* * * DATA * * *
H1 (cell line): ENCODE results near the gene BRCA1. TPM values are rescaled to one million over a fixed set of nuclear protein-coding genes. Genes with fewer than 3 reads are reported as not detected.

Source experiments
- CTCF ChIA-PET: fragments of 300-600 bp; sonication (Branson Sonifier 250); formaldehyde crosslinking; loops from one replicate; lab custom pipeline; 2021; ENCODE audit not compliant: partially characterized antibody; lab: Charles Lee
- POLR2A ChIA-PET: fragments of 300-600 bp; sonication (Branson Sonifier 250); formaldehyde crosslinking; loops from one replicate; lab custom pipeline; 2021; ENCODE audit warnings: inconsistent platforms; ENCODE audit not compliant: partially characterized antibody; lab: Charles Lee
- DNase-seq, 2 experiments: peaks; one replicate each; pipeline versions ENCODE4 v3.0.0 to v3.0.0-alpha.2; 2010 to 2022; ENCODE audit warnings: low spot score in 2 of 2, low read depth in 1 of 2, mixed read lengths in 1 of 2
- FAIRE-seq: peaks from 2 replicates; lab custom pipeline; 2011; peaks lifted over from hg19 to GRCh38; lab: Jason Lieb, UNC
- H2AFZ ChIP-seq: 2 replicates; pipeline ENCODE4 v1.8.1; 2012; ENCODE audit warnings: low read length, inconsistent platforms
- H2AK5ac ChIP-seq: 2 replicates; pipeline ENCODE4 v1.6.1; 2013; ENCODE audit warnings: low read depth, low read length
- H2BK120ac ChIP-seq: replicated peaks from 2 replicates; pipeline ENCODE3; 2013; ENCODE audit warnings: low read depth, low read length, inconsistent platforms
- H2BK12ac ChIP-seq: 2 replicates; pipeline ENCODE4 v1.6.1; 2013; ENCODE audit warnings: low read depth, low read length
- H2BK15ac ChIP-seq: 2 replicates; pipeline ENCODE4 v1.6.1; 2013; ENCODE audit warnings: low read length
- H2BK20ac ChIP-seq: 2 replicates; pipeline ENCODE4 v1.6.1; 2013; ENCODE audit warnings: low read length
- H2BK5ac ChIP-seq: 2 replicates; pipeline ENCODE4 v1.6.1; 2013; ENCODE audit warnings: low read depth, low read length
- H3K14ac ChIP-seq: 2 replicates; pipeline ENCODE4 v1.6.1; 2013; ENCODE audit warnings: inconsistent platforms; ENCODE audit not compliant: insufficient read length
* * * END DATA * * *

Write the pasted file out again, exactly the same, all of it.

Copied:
H1 (cell line): ENCODE results near the gene BRCA1. TPM values are rescaled to one million over a fixed set of nuclear protein-coding genes. Genes with fewer than 3 reads are reported as not detected.

Source experiments
- CTCF ChIA-PET: fragments of 300-600 bp; sonication (Branson Sonifier 250); formaldehyde crosslinking; loops from one replicate; lab custom pipeline; 2021; ENCODE audit not compliant: partially characterized antibody; lab: Charles Lee
- POLR2A ChIA-PET: fragments of 300-600 bp; sonication (Branson Sonifier 250); formaldehyde crosslinking; loops from one replicate; lab custom pipeline; 2021; ENCODE audit warnings: inconsistent platforms; ENCODE audit not compliant: partially characterized antibody; lab: Charles Lee
- DNase-seq, 2 experiments: peaks; one replicate each; pipeline versions ENCODE4 v3.0.0 to v3.0.0-alpha.2; 2010 to 2022; ENCODE audit warnings: low spot score in 2 of 2, low read depth in 1 of 2, mixed read lengths in 1 of 2
- FAIRE-seq: peaks from 2 replicates; lab custom pipeline; 2011; peaks lifted over from hg19 to GRCh38; lab: Jason Lieb, UNC
- H2AFZ ChIP-seq: 2 replicates; pipeline ENCODE4 v1.8.1; 2012; ENCODE audit warnings: low read length, inconsistent platforms
- H2AK5ac ChIP-seq: 2 replicates; pipeline ENCODE4 v1.6.1; 2013; ENCODE audit warnings: low read depth, low read length
- H2BK120ac ChIP-seq: replicated peaks from 2 replicates; pipeline ENCODE3; 2013; ENCODE audit warnings: low read depth, low read length, inconsistent platforms
- H2BK12ac ChIP-seq: 2 replicates; pipeline ENCODE4 v1.6.1; 2013; ENCODE audit warnings: low read depth, low read length
- H2BK15ac ChIP-seq: 2 replicates; pipeline ENCODE4 v1.6.1; 2013; ENCODE audit warnings: low read length
- H2BK20ac ChIP-seq: 2 replicates; pipeline ENCODE4 v1.6.1; 2013; ENCODE audit warnings: low read length
- H2BK5ac ChIP-seq: 2 replicates; pipeline ENCODE4 v1.6.1; 2013; ENCODE audit warnings: low read depth, low read length
- H3K14ac ChIP-seq: 2 replicates; pipeline ENCODE4 v1.6.1; 2013; ENCODE audit warnings: inconsistent platforms; ENCODE audit not compliant: insufficient read length